I've been thinking more about the proposed Covenant and Archbishop Rowan's post-GC Reflections these last few days, including some helpful conversation in London, both with friends and in connection with other programs. I have also found Savi Hensman's essay to be of great help in providing some further digestive enzymes to break down the harder-to-swallow portions. I promise to offer some additional thoughts on the Covenant and the Archbishop's Reflections anon, but wanted to note a shift in direction within the Virginia Report and further movement in the Windsor Report which is, I think, to some extent diagnostic (if not prognostic) about less than helpful trends. It has to do with a shift in the understanding of subsidiarity.
The Virginia Report (4.8 ) helpfully quotes the Oxford English Dictionary for its definition of subsidiarity:
The principle of "subsidiarily" has been formulated to express this investment in the local and face-to-face. Properly used, subsidiarily means that "a central authority should have a subsidiary function, performing only those tasks which cannot be performed effectively at a more immediate or local level."and goes on to say (4.9):
Subsidiarity may properly be applied to the life of the Church in order to resist the temptation of centralism.However, a bit further along the drift towards that very centralization begins to scrape bottom, including the introduction of vertical rather than horizontal language (albeit in scare-quotes):
4.10 ...Every "higher" authority ought to encourage the free use of God's gifts at "lower" levels. There must be clarity on what has to be observed and carried out at that level, and also on the limits of its competence. As much space as possible should be given to personal initiative and responsibility. For example, in the relationship between a bishop and a parish priest and congregation, there is initially a giving of responsibility to the latter for the task of worship, witness and service within its geographical boundaries or area of immediate influence. The priest and parish will be given a set of tasks which they are obliged to fulfil. These will be few in number and general in character The limits of their authority and responsibility will also be explained to priest and parish. These will essentially reflect agreements made previously by church synods, and expressed in canons and other ways. They will be honoured by all unless and until they are changed by the due processes of agreement. Subject to such boundaries the priest and parish will be encouraged to use all their gifts, energy and commitment to enable the gospel to go forward in that area. The bishop and parish priest will maintain the highest level of communication possible so that encouragement, advice, and, where necessary, correction can be given, together with new task as occasion arises.You will notice that the text I have italicized in section 4.11 has already inverted understanding of "subsidarily" from the assignment of broader duties to a more central authority into the grant of freedom to a lower level.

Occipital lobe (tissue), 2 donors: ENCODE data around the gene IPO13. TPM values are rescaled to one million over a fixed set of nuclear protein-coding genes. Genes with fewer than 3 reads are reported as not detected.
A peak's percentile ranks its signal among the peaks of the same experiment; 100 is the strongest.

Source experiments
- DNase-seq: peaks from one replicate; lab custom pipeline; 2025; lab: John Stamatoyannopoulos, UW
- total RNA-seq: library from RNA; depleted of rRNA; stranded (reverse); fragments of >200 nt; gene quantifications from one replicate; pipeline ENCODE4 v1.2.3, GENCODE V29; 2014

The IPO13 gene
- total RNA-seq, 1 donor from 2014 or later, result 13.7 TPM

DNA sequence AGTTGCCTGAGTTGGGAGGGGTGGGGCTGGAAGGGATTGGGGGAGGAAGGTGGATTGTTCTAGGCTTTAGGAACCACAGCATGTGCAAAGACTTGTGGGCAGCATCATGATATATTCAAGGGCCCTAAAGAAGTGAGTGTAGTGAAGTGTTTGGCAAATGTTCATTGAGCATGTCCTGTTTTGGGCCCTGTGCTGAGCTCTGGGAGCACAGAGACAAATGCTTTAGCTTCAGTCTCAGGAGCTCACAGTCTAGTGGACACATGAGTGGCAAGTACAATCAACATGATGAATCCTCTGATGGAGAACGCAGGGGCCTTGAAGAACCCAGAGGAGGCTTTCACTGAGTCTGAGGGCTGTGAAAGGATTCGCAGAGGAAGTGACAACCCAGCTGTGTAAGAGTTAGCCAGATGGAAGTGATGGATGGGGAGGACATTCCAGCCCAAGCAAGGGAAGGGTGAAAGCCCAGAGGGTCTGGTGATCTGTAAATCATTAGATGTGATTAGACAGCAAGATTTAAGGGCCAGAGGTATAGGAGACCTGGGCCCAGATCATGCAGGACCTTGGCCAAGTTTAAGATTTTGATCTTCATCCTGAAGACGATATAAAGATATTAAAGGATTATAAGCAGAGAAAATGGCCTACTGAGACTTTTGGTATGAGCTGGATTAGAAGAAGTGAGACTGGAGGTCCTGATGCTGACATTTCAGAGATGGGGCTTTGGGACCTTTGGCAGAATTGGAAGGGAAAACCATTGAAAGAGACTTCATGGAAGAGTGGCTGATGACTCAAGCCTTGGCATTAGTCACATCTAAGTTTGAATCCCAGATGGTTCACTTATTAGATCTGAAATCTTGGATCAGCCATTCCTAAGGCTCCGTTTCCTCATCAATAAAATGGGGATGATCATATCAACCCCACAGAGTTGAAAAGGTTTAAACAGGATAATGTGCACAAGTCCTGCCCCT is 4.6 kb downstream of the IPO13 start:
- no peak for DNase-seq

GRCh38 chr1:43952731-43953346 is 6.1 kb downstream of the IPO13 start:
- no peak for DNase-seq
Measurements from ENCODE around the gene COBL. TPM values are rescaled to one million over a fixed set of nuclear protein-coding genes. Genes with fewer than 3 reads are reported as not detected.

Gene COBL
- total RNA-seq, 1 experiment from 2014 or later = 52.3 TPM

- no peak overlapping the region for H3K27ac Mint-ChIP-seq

4.11 Anglicans may properly claim that the observation of different levels and the granting of considerable freedom to the lowest possible level has been a feature of their polity. In Anglicanism today canonically binding decisions can only be made at the level of a Province or in some Provinces at the level of a diocese.